audience. She taught us songs like “She has freckles on her BUTT
After dinner, the girls would spend time together in the kitchen.
she is pretty” and helped us pen the famous “Tongue is on the
Dad was not expected to do kitchen work at that time. Mom could
Floor” ballad which we wrote during an especially lengthy car
have escaped with him, and left the clean up to Debby and me.
ride to Watoga State Park in West Virginia.
But she didn’t.
The song lyrics go something like this:
Mom stayed with us, in the kitchen, listening to our songs,
laughing at our jokes, being a great audience. These endless hours
Drivin’ down the highway
were another way of telling us “I care what you think. I’m
interested in the things that interest you.”
I looked at my mother,
She was hanging out the door.
Frequently, our stories recounted funny things that had happened
in our family:
I said “Oh, mother dear
Why don’t you come back here?”
• The time that dad couldn’t ask for directions to the Botanical
She said “I cannot daughter
Gardens in Arizona because his Roanoke lips couldn’t say
‘Cause my tongue is on the floor.”
• Our brother Eddie’s first joke about farts that went “Batman
Oh, her tongue is on the floor
offered to Flatman and said ‘Pew.’”
Her tongue is on the floor
• Eddie’s emotional trip to the Hallmark store during one of
She cannot come back here because
dad’s many business trip seasons when his little heart cried for
Her tongue is on the floor
the “sad bug.”
• Our own inability to stop giggling during a serious family Well, maybe you had to have been there. It was really funny.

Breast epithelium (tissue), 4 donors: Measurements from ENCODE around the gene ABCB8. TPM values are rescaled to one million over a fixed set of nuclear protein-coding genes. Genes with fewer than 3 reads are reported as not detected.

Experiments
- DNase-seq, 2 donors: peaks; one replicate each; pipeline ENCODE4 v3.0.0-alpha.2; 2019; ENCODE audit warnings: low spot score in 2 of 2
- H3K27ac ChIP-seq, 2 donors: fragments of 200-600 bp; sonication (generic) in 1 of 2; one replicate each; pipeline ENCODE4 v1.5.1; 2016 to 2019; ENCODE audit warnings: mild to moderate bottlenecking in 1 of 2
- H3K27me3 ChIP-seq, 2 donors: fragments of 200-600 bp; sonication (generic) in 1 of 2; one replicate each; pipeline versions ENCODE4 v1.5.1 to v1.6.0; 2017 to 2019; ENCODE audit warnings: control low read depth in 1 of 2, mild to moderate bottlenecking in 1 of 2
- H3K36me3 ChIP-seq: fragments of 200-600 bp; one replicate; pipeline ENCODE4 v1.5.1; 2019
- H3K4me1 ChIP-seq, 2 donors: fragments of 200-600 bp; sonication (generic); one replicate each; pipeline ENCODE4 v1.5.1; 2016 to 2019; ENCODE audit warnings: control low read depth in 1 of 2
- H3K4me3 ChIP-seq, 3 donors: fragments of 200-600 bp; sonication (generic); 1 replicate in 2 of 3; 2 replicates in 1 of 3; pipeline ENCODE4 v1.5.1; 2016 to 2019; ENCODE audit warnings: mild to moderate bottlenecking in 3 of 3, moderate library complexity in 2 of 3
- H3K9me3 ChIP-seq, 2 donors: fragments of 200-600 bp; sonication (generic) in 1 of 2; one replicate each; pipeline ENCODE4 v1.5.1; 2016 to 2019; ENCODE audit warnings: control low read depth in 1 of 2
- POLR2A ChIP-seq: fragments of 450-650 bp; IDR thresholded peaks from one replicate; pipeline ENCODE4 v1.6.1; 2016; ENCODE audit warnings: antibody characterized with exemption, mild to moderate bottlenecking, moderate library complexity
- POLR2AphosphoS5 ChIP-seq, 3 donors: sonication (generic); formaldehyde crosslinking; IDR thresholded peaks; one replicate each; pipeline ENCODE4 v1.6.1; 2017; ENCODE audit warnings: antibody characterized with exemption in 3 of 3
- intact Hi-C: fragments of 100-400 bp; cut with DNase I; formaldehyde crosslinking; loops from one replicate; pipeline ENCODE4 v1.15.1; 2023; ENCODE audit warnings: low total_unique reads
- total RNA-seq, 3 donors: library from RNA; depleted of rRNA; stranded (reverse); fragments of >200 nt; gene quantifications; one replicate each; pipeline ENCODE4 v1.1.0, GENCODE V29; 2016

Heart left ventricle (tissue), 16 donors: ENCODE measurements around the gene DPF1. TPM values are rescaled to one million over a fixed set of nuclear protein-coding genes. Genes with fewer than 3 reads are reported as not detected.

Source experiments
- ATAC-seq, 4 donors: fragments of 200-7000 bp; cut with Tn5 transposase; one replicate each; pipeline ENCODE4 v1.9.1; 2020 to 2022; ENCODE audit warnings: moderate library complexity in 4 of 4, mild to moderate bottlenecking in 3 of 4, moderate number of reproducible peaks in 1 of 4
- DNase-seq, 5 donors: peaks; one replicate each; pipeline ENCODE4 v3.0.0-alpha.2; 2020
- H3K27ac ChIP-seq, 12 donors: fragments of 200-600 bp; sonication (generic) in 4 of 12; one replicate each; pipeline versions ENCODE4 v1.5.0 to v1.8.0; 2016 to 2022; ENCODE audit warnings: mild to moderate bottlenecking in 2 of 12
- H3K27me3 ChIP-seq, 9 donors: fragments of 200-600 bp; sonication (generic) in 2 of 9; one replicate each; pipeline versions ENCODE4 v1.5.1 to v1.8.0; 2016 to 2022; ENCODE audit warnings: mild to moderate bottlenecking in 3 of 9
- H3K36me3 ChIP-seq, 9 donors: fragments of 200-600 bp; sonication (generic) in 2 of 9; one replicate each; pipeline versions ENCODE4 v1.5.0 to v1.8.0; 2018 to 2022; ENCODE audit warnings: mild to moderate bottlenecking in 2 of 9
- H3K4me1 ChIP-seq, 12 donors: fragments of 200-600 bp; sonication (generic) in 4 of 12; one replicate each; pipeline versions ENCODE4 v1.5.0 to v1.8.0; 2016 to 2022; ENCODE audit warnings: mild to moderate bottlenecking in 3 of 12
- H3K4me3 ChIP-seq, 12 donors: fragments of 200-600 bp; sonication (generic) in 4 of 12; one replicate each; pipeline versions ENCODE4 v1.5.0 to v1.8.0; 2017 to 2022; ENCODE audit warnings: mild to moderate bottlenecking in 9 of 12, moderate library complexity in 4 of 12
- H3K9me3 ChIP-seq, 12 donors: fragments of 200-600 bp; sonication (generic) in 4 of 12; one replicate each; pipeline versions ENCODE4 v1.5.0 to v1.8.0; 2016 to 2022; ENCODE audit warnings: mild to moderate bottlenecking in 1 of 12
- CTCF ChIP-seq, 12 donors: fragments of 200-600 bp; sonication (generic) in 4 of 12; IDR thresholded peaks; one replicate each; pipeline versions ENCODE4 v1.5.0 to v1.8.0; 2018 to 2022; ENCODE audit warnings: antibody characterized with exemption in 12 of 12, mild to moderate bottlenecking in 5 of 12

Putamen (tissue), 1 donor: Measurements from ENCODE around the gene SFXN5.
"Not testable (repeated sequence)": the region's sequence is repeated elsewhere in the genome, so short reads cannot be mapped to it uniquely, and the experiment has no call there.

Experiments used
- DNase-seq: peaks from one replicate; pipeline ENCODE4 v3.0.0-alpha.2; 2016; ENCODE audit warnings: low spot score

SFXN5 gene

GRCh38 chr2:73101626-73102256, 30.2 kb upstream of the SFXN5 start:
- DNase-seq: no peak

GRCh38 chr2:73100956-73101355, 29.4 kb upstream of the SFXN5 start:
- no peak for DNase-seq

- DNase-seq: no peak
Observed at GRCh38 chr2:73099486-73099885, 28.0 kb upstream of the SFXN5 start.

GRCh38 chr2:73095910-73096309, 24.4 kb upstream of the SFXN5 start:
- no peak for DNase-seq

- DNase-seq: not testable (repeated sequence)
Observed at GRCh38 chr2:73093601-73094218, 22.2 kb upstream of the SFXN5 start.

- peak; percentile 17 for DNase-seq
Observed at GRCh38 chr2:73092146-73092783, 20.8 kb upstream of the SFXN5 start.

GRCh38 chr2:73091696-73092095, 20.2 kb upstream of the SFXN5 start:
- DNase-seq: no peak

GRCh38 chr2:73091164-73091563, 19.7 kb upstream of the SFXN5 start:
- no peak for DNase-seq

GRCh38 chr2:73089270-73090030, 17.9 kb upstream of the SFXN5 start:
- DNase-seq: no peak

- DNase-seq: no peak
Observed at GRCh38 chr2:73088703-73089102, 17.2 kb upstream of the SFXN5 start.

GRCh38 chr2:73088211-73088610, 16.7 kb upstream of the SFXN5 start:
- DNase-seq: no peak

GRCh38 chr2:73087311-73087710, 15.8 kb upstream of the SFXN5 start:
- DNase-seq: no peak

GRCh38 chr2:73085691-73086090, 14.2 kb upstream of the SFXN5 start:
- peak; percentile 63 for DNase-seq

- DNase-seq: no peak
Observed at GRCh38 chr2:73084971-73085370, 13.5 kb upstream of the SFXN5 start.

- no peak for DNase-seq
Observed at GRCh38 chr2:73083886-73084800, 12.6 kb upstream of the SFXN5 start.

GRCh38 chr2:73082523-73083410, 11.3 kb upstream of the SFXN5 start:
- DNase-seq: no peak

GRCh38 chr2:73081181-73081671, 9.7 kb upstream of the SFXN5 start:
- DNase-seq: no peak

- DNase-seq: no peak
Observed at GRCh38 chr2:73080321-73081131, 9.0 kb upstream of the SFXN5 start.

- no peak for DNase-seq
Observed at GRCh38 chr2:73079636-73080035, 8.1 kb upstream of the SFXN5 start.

dinner, especially if that dinner was preceded by an extended
blessing prayer. We frequently had to eat dinner with our Mom’s life spoke many important messages. Messages that life is
napkins covering our faces, so that we didn’t catch eyes again to be enjoyed, family times are good times, loving means sharing,
and burst into renewed laughter. laughing together makes us strong. These were lessons that shape
• The grinch-like comments of an overnight baby-sitting shrew, my view of life.
“You girls still wear bibs?”
As I write this, I look back on the family of my childhood. Our
numbers have grown from the original five members to eight, not
counting pets. I have lost a dad, I have gained sisters-in-law, I
have substituted one husband for another, I have been blessed
with a son. And yet, so much remains the same. The lessons
taught us by mom and dad about God, about ourselves, about love
and about life will live on. They will live on in the hearts of those
remaining and in the lives of people we touch.
Thank you, Mom and Dad for caring enough to carry the
message. I love you very much.